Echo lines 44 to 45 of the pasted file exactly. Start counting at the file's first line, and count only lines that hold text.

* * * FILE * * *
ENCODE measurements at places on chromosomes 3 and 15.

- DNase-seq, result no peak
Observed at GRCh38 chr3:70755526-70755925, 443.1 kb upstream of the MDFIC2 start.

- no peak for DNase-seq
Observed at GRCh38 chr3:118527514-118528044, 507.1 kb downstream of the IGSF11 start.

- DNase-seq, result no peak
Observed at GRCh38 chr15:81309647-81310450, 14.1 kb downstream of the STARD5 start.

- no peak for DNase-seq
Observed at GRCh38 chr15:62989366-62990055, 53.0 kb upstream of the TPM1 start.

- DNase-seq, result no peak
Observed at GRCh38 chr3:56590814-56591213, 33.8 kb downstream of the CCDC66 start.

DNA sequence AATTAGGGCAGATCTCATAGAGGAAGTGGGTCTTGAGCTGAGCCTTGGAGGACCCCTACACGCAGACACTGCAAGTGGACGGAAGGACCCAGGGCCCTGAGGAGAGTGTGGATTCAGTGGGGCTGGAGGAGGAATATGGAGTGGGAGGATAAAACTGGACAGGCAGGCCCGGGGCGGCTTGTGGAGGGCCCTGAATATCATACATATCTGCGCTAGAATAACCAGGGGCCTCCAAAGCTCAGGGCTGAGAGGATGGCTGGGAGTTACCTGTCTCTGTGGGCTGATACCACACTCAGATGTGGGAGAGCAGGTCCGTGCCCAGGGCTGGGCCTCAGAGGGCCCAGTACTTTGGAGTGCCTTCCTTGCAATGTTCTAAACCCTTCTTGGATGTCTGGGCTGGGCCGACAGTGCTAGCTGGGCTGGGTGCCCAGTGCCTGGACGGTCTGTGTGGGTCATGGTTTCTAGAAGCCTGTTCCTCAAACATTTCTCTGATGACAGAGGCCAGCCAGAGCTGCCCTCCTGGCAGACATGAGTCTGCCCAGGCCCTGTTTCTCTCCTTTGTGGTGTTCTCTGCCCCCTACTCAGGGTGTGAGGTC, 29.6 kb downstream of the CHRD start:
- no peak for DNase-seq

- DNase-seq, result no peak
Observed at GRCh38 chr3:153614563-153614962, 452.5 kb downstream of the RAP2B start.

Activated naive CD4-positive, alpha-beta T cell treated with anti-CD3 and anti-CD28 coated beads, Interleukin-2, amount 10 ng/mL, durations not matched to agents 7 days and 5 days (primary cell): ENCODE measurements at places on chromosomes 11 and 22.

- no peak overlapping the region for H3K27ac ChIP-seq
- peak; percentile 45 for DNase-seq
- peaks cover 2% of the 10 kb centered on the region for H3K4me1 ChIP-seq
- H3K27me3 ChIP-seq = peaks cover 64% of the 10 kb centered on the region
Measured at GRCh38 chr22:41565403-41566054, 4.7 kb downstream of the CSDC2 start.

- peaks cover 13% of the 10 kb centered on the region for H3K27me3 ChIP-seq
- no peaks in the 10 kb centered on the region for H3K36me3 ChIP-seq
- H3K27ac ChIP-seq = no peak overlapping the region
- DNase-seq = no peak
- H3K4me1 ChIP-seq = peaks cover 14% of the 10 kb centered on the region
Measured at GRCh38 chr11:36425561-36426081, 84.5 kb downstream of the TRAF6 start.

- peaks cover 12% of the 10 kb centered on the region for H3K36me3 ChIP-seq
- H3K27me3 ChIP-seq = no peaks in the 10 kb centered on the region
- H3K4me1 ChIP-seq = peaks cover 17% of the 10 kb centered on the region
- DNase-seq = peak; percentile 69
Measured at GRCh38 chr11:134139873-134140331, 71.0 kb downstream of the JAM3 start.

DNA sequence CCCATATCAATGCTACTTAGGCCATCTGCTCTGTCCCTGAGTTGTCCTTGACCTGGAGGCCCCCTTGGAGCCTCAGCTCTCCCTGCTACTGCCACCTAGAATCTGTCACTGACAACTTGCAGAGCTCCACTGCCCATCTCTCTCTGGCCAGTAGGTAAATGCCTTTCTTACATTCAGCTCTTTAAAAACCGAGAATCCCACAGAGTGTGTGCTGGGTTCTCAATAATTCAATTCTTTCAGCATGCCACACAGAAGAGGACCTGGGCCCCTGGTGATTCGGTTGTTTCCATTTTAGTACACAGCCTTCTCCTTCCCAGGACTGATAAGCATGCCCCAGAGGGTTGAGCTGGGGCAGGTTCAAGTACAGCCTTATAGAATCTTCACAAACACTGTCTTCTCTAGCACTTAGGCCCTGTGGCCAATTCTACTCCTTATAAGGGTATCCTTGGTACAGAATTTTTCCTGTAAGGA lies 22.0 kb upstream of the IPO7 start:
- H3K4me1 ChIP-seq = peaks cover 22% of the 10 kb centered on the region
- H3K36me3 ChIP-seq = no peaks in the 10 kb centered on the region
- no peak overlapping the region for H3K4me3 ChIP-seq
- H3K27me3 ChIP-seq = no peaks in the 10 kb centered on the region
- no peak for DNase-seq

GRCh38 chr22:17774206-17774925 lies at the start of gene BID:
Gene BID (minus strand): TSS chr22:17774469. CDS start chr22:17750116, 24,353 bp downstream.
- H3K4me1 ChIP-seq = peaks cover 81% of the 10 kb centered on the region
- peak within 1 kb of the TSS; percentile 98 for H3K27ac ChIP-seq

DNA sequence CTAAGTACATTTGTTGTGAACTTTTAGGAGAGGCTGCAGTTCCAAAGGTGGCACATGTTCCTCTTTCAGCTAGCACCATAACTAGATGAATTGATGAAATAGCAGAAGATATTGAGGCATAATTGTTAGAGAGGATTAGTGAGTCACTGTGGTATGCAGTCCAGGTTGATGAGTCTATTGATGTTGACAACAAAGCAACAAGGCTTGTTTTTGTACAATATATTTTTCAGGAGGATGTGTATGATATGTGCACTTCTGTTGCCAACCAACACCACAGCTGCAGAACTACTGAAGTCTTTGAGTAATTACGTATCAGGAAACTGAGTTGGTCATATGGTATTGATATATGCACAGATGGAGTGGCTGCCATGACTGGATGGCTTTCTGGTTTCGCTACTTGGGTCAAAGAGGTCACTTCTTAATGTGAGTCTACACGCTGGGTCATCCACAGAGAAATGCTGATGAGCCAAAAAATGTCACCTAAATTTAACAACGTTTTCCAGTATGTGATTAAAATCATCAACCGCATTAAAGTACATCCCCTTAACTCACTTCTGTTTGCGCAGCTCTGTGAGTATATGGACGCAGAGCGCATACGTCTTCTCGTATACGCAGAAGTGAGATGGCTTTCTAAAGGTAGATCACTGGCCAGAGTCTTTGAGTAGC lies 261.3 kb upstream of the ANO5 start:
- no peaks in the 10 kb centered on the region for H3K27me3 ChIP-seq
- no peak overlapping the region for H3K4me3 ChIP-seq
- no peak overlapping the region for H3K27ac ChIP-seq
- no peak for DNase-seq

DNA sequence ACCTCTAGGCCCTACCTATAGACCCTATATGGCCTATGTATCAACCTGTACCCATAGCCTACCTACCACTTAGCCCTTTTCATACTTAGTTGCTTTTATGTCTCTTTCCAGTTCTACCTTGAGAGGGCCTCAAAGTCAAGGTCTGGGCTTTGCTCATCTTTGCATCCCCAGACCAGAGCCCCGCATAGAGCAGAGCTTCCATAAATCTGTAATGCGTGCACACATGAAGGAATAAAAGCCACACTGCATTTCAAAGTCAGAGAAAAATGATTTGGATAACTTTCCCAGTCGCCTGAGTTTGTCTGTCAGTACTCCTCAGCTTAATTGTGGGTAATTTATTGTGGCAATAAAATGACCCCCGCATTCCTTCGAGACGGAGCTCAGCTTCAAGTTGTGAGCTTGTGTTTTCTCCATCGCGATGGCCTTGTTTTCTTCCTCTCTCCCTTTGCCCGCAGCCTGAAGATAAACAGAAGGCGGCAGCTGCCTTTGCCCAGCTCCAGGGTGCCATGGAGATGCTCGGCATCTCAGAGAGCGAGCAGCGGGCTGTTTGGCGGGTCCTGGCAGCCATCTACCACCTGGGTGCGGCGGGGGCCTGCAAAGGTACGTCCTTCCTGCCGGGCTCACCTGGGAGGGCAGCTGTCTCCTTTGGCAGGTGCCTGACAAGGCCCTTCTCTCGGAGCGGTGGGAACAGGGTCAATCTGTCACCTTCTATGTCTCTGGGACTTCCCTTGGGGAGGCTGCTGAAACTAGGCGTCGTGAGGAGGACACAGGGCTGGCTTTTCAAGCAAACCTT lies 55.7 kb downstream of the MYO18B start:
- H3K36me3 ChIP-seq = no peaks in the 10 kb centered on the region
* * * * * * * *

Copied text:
- no peaks in the 10 kb centered on the region for H3K27me3 ChIP-seq
- no peak overlapping the region for H3K4me3 ChIP-seq